Monday, February 9, 2009

"Still Alice" Lisa Genova

Lisa Genova's heartbreaking debut novel chonicles the events after Alice Howland, a Harvard professor, is diagnosed with early-onset Alzheimer's disease. Alice is only 51 years old. She is a respected professor of linguistics at Harvard University, married to a fellow professor at the University, and the mother of three beautiful grown children. At the beginning of the book Alice finds that she is forgetting things more often than usual and unable to articulate the names of a few familair things at times, but she chalks it up to the stress of her busy life as well as menopause and is able to ignore these warning signs for quite some time. One day she finds herself disoriented while walking in Harvard Square, a place that she has been walking in for 25 years, and decides to seek the formal medical opinion of her doctor. What follows is the heartbreaking diagnosis that Alice has early-onset Alzheimer's disease, and that there is nothing that can stop or reverse the disease; she can only hope to slow its progression by taking a cocktail of medicines and vitamins.

Alice quickly finds her memory declining; soon she is unable to read the books that she once loved, find common words in her vocabulary or even remember dates and the time. This book tells the story of Alzheimer's from the patient's view; we feel her confusion as she gets lost or struggles to remember what time of day it is.

This book was a powerful one. "Still Alice" tells the story of an often overlooked disease, and how it affects both the patient and their loved ones. Although telling the story from Alice's point of view was a bold one, it paid off, making the book a window into the world of those with this devastating disease. One scene that really stood out for me (there were several) is the one where Alice wishes that she had cancer instead. She reasons that if she had cancer she would at least be able to fight it, to try to treat it; she also reasons that if she eventually lost her battle with cancer, she would be able to say goodbye to her loved ones and at least know who they all are. It made me wonder how devastating this disease must be if one would rather have cancer than live with Alzheimer's.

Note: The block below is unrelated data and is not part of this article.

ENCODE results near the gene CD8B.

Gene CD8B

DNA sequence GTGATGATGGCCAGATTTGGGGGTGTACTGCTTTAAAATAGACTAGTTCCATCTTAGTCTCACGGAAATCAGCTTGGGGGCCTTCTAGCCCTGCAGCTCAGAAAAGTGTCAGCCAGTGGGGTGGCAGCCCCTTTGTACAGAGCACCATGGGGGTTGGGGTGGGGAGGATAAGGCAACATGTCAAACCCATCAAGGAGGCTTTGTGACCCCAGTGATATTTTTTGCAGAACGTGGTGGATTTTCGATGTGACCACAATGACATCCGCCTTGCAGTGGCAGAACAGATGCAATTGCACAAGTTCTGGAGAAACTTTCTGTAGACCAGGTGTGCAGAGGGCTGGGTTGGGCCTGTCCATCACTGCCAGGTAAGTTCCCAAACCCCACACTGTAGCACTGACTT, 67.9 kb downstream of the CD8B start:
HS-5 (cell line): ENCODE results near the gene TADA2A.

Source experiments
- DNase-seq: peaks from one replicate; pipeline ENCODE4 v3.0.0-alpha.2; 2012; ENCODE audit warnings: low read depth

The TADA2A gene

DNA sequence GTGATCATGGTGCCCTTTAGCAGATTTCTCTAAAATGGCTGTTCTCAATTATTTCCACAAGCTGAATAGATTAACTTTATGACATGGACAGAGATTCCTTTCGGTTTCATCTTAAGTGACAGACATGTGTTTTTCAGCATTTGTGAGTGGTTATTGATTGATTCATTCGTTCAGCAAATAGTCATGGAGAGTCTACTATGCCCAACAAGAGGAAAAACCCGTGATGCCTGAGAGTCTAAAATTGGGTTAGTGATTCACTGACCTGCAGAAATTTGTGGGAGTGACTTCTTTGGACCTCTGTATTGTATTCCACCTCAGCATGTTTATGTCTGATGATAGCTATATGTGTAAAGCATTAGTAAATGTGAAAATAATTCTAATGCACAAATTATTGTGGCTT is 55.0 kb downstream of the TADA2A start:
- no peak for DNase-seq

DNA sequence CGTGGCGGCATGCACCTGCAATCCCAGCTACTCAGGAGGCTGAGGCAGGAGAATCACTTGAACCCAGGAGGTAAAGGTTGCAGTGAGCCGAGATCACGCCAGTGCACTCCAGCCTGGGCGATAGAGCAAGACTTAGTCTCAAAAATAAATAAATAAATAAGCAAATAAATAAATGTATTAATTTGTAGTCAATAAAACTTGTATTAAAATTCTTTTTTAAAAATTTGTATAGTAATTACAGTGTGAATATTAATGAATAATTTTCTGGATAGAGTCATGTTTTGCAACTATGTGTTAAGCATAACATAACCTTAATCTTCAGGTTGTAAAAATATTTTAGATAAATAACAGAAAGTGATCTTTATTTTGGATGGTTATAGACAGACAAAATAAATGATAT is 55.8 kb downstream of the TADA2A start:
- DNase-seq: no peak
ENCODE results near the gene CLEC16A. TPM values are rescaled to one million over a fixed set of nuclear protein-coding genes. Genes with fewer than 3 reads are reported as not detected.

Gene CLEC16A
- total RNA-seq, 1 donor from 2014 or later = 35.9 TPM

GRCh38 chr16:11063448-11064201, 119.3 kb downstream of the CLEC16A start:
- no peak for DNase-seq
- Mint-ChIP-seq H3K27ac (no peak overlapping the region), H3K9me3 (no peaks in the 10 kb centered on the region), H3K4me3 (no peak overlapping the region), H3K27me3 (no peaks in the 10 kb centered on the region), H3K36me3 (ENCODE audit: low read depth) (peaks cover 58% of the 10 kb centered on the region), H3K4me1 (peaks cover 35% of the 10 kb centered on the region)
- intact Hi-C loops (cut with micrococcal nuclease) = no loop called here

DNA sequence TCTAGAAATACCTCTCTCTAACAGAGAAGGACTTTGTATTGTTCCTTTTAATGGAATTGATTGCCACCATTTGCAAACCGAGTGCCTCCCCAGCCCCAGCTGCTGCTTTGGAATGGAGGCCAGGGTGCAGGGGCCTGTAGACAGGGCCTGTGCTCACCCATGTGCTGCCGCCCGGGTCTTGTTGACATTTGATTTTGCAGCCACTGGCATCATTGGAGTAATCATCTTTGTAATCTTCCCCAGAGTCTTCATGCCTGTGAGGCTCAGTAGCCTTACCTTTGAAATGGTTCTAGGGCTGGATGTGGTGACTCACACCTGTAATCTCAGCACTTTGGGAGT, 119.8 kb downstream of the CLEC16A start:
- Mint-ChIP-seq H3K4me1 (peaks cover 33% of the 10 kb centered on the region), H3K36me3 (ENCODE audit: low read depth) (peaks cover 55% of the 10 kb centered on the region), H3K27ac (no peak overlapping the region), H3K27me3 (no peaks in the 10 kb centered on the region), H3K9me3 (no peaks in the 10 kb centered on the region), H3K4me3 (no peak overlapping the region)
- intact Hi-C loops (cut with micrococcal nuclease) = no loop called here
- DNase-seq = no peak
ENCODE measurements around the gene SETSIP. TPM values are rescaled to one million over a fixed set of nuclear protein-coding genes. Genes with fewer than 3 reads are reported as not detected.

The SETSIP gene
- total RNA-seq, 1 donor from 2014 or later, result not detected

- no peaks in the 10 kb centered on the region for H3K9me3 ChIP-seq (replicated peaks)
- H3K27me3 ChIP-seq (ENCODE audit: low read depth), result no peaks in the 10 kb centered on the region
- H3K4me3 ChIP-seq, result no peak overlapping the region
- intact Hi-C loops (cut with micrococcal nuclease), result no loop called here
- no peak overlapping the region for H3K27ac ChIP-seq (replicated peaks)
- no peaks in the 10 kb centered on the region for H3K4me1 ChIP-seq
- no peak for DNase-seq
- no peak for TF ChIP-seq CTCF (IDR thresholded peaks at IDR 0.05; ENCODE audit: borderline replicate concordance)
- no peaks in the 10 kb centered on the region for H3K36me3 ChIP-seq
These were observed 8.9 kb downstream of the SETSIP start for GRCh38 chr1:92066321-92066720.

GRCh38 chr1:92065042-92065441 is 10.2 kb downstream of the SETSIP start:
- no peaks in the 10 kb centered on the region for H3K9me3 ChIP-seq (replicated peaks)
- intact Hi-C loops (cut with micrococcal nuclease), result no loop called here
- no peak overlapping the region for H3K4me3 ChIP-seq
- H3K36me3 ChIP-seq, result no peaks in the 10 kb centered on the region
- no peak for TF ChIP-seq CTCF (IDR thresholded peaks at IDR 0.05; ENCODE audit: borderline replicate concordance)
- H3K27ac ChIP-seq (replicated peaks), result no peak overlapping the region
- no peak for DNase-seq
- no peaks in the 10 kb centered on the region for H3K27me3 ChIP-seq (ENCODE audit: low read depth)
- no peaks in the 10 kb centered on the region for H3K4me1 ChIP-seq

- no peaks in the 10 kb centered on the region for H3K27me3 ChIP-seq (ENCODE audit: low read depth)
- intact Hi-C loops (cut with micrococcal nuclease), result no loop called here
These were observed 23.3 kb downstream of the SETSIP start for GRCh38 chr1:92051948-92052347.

I can't say enough about this one: all I can say is that it is a book that needs to be read. Even if you don't have a loved one with this disease (I do, I have an uncle who is suffering from this) it will open your eyes to how a disease that doesn't recieve a lot of attention ravages the minds of those who suffer from it. Very powerful. Unforgettable.

Up Next: I'm torn on what to read next. I have a bookshelf full of wonderful books just waiting to be read, and I want to read them all! I may read "The Weight of a Mustard Seed" for Books for Bloggers, or I may start a biography of Shakespeare for the "Warm Up for Winter Reading Challenge". I'm leaning towards the book on Shakespeare, but we'll see what I pick up after dinner tonight when I have a chance to relax.

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